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Adolescents’ Conflict Resolution with Their Parents and Best Friends: Links to Life Satisfaction

  • Ayfer Dost-GözkanEmail author
Original Paper

Abstract

Objective

The present study aimed to compare the frequency with which adolescents’ used different conflict resolution styles in their three close relationships (mother, father and best friend); to examine the associations among adolescents’ conflict resolution styles in these relationships and the links between conflict resolution styles and life satisfaction.

Methods

The participants were adolescents (N = 854; aged 11–19 years), from six secondary schools in a metropolitan city in Turkey, who completed self-report questionnaires.

Results

In conflicts with their parents, adolescents used constructive styles (problem solving and compliance) more often than dysfunctional styles (withdrawal and conflict engagement). Problem solving was the most frequently used strategy in conflicts with a best friend, followed by conflict engagement, withdrawal, and compliance. Path analysis indicated a strong association between the strategies used to resolve conflicts with parents and with one’s best friend, χ2 = 6.45, df = 6, p = 0.38, CFI/TLI = 1/0.999, RMSEA = 0.007. Across all three relationships problem solving was positively linked to life satisfaction, whereas withdrawal and conflict engagement were negatively linked to life satisfaction, χ2 = 25.234, df = 24, p = 0.39, CFI/TLI = 0.999/0.999, RMSEA = 0.006.

Conclusion

There were similarities and differences in the conflict resolution strategies used in the different relationships, which provide support for the social problem solving model as well as for the contextual view of conflict resolution. The findings also underline the importance of constructive conflict resolution to the wellbeing of adolescents and point to the importance of conflict resolution training.

Notes

Acknowledgements

Funding

The author received funding from The Scientific and Technological Council of Turkey (TUBITAK) (Grant #115K324).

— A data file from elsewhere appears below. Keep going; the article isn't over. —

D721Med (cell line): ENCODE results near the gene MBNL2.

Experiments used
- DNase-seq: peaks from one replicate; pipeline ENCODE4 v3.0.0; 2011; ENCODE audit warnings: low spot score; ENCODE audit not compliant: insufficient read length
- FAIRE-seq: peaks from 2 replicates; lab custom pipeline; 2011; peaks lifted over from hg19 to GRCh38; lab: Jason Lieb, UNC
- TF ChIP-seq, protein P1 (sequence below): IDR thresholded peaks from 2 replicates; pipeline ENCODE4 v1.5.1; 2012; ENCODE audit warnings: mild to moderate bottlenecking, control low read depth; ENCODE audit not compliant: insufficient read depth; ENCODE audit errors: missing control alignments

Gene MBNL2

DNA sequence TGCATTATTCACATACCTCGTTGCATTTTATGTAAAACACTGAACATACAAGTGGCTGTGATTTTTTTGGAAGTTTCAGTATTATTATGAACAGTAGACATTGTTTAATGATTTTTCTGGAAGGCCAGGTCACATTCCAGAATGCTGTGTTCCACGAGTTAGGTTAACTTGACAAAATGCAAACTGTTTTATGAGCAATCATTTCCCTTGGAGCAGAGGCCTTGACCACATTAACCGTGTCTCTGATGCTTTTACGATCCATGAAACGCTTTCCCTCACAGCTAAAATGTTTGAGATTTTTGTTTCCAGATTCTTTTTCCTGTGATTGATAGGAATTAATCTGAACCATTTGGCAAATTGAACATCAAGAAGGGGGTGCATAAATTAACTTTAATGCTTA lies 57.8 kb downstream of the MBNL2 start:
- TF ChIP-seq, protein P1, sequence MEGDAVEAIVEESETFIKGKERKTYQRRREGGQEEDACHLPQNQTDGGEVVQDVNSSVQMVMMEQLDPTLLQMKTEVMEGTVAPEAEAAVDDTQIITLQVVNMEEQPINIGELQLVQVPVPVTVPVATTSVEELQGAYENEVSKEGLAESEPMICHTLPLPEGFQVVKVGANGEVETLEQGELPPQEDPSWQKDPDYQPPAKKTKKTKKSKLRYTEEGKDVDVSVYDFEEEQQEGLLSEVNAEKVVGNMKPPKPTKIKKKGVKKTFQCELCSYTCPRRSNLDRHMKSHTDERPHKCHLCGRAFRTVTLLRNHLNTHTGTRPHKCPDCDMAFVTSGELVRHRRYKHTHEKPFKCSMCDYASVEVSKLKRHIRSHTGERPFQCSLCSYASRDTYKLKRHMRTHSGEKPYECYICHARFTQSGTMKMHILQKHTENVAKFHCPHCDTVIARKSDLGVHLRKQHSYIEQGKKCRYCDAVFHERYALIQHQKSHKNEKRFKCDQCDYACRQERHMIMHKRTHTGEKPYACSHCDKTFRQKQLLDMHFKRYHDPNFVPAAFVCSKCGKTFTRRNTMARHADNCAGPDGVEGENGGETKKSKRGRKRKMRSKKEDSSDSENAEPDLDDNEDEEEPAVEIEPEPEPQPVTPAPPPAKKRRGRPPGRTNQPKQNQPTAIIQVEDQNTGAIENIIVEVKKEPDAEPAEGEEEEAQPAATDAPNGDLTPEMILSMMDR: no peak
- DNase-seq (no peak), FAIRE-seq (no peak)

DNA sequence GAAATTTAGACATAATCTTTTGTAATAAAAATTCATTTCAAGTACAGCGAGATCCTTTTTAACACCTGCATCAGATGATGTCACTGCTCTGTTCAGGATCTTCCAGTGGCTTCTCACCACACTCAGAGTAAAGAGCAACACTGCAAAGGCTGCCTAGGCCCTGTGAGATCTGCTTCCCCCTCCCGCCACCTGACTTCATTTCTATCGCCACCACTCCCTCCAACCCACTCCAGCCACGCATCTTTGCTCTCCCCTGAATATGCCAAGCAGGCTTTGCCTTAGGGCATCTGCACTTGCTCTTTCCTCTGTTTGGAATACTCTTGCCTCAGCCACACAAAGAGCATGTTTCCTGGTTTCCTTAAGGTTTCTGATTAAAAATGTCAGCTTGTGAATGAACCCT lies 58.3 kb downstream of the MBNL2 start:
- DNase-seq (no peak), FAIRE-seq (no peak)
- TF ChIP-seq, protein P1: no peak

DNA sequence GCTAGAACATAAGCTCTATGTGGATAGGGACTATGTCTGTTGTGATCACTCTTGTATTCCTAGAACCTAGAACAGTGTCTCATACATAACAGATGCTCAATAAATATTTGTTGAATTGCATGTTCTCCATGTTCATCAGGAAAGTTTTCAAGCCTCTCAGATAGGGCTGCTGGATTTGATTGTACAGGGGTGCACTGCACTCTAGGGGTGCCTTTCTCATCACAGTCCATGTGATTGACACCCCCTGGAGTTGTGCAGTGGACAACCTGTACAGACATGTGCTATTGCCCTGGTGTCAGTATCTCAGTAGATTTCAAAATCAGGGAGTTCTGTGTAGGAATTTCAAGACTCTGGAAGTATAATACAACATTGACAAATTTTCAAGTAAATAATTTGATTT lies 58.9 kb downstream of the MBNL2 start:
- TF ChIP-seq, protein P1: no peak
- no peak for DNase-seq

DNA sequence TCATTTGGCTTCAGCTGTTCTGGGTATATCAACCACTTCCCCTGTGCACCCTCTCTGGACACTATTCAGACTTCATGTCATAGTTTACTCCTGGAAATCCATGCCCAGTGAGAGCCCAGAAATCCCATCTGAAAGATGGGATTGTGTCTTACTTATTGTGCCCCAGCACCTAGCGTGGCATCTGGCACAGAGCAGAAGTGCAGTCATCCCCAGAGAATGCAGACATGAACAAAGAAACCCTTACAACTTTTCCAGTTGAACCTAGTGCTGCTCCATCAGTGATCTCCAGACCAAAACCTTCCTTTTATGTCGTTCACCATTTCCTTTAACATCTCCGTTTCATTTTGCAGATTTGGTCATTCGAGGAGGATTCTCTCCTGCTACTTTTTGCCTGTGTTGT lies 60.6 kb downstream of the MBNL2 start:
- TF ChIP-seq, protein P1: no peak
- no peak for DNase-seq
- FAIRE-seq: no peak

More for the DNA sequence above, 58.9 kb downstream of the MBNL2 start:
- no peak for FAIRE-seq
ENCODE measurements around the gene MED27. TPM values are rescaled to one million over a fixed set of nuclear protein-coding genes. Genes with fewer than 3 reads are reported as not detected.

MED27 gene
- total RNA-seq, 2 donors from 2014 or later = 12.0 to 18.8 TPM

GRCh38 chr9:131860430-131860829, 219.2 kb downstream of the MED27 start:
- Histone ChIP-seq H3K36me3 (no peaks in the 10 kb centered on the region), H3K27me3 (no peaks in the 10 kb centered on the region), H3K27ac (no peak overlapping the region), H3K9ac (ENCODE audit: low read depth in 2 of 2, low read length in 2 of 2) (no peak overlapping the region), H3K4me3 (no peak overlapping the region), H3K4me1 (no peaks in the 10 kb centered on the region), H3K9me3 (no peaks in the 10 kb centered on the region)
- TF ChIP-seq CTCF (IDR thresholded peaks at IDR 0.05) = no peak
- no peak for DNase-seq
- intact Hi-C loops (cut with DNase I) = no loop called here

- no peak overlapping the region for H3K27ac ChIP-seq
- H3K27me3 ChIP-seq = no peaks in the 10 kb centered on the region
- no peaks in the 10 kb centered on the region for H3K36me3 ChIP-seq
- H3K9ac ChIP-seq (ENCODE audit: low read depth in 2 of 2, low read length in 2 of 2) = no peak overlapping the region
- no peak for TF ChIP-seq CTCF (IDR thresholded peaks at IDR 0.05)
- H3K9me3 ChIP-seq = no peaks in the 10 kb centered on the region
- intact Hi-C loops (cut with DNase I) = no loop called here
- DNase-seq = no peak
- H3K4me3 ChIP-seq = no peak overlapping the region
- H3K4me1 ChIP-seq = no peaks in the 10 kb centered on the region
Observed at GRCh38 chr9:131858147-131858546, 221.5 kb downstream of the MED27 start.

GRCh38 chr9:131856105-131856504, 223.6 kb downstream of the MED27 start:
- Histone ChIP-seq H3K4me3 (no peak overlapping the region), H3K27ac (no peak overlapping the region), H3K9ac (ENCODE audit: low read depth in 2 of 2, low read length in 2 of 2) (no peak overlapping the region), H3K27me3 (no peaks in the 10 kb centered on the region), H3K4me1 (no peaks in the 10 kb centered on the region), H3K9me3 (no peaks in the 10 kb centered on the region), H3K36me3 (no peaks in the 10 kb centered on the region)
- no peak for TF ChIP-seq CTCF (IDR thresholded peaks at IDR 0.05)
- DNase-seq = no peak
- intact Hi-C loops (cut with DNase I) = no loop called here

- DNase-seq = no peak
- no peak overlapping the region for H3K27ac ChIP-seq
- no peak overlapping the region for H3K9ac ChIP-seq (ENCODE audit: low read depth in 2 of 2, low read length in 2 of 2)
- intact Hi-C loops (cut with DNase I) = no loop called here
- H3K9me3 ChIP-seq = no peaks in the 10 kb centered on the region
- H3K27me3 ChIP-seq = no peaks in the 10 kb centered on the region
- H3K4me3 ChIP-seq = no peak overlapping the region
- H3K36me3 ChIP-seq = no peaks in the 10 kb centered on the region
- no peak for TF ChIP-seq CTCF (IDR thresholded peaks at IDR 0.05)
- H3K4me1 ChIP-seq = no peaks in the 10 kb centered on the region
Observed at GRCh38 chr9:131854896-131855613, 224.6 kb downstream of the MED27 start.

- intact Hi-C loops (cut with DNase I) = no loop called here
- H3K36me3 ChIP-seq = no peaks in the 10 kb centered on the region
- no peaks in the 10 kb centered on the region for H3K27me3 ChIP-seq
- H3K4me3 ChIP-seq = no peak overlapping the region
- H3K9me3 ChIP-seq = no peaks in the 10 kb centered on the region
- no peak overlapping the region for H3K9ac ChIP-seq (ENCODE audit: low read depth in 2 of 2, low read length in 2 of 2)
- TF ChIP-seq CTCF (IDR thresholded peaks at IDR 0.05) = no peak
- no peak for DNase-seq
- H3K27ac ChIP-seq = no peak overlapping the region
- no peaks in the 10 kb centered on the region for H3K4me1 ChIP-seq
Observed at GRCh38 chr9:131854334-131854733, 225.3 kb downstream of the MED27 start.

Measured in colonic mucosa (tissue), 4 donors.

Author Contributions

A.D.G.: designed and executed the study, conducted the analyses and wrote the paper. A.D.G. collected the data with the aid of research assistants Alp Aytuğlu, Orhan Gelmedi, Nadide Işıklılar, Sevde Kocatürk, Merve Özgüle, Aylin Sever and Gülşah Yavuz. The author is grateful to the assistants for their help with data collection. Data will be available upon reasonable request from databrary.

Compliance with Ethical Standards

Conflict of Interest

The authors declare that they have no conflict of interest.

Ethical Approval

Ethical procedures: All procedures performed in the study which involved human participants were in accordance with the ethical standards of the institutional and/or national research committee and with the 1964 Helsinki declaration and its later amendments or comparable ethical standards. The ethics approval was obtained from The Board of Research Ethics at Ozyegin University.

Informed Consent

Informed consent was obtained from all participants and their parents.

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Copyright information

© Springer Science+Business Media, LLC, part of Springer Nature 2019

Authors and Affiliations

  1. 1.Ozyegin University, Department of PsychologyIstanbulTurkey

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